Coping Through Football, an innovative project that helps people with mental health problems to get their lives back on track, was commended by The Football Association on reaching its 10-year anniversary at a special ceremony at Wembley Stadium on Wednesday 18 April.
Chairman of The Football Association Greg Clarke and the London Director of Public Health England Professor Yvonne Doyle were present to add their congratulations to the project which demonstrates how the benefits of football can extend well beyond the pitch to have an impact on public health and social inclusion.
Conceived by the charity London Playing Fields Foundation, and delivered in partnership with NELFT and Leyton Orient Trust in four London boroughs, the project provides a service with a difference using football to improve the lives of one of society’s most marginalised groups. With suicide being the leading cause of death of men aged 15-49 and one in four people having at least one diagnosable mental health issue per year, there is a real need to provide more than medication as a treatment intervention. The project, which delivers six sessions a week for fifty weeks a year, uses the power of football to improve participants’ physical health, increase self-esteem and confidence, reinvigorate social skills, reduce their reliance on tobacco, alcohol and illegal drugs and ultimately help them to lead more independent lives.
Over the last ten years the results have been remarkable. In the last year alone 27 participants completed education courses, 16 entered full or part-time employment and three undertook volunteering roles. One commented:
“Before I came to the project I didn't really have any friends, just my family. Now I've made friends with people here and we keep in touch outside of the group. I feel that I'm physically fitter, I've got confident and I can talk to anyone now. I was unemployed for 7 years and have now got myself a full time paid job.”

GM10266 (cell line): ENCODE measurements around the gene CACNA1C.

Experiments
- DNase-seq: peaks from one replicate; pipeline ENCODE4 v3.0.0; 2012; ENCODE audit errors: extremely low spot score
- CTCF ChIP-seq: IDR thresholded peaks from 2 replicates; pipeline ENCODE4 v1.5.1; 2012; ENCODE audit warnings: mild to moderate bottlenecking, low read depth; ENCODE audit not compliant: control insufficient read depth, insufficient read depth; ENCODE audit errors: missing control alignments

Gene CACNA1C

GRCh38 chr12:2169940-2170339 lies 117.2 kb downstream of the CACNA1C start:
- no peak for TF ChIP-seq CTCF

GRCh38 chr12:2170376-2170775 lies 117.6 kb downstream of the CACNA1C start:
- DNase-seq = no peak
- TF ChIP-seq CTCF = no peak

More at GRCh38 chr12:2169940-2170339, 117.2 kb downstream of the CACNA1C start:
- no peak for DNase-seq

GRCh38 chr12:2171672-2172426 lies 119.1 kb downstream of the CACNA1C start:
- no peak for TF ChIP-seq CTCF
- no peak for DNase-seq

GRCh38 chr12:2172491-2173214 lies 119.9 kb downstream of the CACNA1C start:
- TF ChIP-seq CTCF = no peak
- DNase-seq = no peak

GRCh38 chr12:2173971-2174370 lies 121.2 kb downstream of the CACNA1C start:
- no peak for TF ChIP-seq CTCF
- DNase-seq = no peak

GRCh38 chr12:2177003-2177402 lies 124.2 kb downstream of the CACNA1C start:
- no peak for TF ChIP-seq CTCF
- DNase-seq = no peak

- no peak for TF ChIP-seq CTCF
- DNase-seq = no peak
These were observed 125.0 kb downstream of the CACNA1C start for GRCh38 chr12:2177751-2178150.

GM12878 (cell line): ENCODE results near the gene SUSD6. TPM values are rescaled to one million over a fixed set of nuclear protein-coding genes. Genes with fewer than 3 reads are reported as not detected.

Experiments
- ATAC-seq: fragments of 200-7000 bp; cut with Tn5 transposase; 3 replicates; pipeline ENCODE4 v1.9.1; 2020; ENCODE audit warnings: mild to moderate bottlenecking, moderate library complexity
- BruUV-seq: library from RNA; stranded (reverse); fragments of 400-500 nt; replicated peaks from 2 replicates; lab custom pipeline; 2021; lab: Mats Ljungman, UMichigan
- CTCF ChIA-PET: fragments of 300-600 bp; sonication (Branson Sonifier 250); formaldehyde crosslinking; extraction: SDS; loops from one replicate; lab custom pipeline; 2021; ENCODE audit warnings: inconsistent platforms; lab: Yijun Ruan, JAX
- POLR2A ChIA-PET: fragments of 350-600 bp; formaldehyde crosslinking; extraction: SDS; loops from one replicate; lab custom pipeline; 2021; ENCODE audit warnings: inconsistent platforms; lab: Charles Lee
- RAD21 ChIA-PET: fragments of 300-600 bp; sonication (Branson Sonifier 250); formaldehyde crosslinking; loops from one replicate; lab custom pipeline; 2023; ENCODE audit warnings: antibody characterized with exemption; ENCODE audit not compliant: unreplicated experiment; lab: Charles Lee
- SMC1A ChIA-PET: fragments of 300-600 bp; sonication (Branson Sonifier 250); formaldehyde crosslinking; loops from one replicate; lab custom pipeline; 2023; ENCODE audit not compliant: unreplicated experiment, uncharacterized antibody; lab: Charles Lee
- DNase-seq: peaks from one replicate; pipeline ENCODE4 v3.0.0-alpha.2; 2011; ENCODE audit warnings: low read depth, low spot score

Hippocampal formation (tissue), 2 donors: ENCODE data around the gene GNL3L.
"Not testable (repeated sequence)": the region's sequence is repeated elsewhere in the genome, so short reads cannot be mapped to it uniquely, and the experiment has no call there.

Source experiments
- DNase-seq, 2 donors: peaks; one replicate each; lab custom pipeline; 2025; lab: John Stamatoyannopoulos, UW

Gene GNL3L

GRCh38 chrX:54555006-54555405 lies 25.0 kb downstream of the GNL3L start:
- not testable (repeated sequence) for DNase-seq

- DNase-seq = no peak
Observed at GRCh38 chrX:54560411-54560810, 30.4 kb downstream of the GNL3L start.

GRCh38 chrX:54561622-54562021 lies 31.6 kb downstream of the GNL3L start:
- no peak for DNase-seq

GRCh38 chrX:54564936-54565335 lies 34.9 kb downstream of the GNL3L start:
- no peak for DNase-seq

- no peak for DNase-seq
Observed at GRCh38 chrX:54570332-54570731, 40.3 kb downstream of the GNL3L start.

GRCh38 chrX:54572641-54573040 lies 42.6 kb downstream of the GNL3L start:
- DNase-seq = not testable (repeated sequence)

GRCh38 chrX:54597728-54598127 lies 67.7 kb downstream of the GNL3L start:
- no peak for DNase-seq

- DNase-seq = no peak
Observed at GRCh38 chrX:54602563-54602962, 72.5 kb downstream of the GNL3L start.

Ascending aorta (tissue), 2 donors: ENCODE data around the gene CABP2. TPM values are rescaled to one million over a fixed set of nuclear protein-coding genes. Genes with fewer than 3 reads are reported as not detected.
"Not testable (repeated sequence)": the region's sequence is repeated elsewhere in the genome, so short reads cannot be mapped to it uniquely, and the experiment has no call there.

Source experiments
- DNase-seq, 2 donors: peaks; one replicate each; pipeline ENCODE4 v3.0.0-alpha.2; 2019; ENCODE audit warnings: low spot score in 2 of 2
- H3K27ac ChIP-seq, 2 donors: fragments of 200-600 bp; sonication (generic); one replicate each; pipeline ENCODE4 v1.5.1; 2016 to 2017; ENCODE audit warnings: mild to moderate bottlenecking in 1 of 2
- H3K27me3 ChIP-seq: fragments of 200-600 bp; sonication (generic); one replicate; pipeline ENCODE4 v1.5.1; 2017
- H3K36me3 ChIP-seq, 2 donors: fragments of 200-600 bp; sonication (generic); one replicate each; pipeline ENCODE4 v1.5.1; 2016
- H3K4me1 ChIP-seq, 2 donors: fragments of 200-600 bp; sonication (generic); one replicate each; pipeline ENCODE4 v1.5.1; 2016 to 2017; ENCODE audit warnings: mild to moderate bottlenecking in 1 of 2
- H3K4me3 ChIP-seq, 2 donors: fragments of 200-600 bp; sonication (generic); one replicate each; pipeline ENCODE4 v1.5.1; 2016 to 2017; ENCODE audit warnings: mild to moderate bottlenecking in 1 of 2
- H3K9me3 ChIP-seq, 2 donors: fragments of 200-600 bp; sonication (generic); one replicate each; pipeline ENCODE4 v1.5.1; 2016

(Pictured above are: Michael Winspear, Bob Edwards, Sonia Smith, Sue Boon and Barbara Armstrong)
Sue Boon, NELFT Integrated Care Director for Waltham Forest, said: “It was a fantastic event and demonstrated to a wider audience what amazing work Coping Through Football does. The outcomes for patients are significantly improved and it was great to see the video of service users and their families singing the service’s praises. Barbara Armstrong and Sonia Smith deserve so much credit for leading the NELFT side of the partnership. It was wonderful to celebrate the 10th anniversary of the project and long may it continue.”
Alex Welsh, Chief Executive of London Playing Fields Foundation said: “The success of Coping Through Football highlights the importance of having a multi-agency approach in transforming and improving community mental health services. The thing that people experiencing mental health issues want more than anything, is to get their old lives back and Coping Through Football has shown how this can be achieved.”
For more information about the project, visit their NELFT website page at: www.nelft.nhs.uk/coping-through-football
Leyton Orient is offering an incentive for NHS staff on season tickets for 2018/19. A discount of up to £100 is available for NHS staff, as well as emergency workers, the armed forces and Waltham Forest council employees. Information is available on their website at: www.leytonorient.com/tickets/season-tickets